We exploit random assignment of gender quotas for leadership positions on Indian village councils to show that prior exposure to a female leader is associated with electoral gains for women. After ten years of quotas, women are more likely to stand for, and win, elected positions in councils required to have a female chief councilor in the previous two elections. We provide experimental and survey evidence on one channel of influence—changes in voter attitudes. Prior exposure to a female chief councilor improves perceptions of female leader effectiveness and weakens stereotypes about gender roles in the public and domestic spheres.
Exploiting a randomized natural experiment in India, we show that female leadership influences adolescent girls’ career aspirations and educational attainment. A 1993 law reserved leadership positions for women in randomly selected village councils. Using 8453 surveys of adolescents aged 11 to 15 and their parents in 495 villages, we found that, relative to villages in which such positions were never reserved, the gender gap in aspirations closed by 20% in parents and 32% in adolescents in villages assigned a female leader for two election cycles. The gender gap in adolescent educational attainment was erased, and girls spent less time on household chores. We found no evidence of changes in young women’s labor market opportunities, which suggests that the impact of women leaders primarily reflects a role model effect.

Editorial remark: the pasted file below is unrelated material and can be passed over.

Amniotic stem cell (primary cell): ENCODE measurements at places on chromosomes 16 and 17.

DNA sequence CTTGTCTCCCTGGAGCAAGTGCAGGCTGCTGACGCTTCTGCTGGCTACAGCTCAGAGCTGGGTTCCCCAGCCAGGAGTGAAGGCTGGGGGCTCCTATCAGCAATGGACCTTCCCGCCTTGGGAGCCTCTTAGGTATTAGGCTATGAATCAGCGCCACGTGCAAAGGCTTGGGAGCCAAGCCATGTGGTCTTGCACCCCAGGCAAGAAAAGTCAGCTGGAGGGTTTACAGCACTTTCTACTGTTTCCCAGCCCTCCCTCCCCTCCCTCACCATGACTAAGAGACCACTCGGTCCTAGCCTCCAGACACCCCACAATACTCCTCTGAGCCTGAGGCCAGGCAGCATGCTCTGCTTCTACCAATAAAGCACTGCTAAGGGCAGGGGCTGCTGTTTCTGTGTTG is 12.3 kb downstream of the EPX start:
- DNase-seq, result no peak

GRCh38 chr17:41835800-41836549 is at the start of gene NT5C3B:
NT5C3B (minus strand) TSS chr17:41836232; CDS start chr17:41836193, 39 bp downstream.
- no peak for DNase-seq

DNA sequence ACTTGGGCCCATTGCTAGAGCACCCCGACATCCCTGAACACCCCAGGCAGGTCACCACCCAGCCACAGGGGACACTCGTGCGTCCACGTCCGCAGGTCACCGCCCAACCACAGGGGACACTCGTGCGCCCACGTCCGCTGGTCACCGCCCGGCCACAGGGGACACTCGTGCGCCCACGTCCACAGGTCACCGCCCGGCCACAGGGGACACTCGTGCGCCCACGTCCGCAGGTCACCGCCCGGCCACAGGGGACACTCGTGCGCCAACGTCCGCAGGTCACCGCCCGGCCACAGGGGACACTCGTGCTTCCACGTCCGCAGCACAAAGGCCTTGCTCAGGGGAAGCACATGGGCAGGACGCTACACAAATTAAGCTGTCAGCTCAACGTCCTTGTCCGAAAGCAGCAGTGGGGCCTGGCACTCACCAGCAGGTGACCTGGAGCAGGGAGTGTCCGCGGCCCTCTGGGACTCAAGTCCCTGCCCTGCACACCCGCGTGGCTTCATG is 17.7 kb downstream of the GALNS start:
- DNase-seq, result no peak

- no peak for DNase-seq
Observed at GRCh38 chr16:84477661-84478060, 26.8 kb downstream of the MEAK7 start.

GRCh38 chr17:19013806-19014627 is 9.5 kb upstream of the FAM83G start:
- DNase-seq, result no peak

Career stories of 50 female executives from major corporations and high-growth entrepreneurial ventures suggest two alternative accounts of how women legitimize their claims to top leadership positions: navigating and pioneering. In navigating accounts, the women legitimized their claims to top authority positions by following well institutionalized paths of career advancement (e.g., high performance in line jobs) and self-advocating with the gatekeepers of the social hierarchy (e.g., bosses, investors). In pioneering accounts, the women articulated a strategic vision and cultivated a community of support and followership around their strategic ideas and leadership. The career stories suggested that, when the women’s authority claims were not validated, they engaged in narrative identity work to revise their aspirations and legitimization strategies. Sometimes narrative identity work motivated women to shift from one type of account to another, particularly from navigating to pioneering. Based on inductive analyses of these 50 career stories, I propose a process model of how women legitimize their claims to top leadership positions by recursively resetting career accounts as authority claims succeed or fail.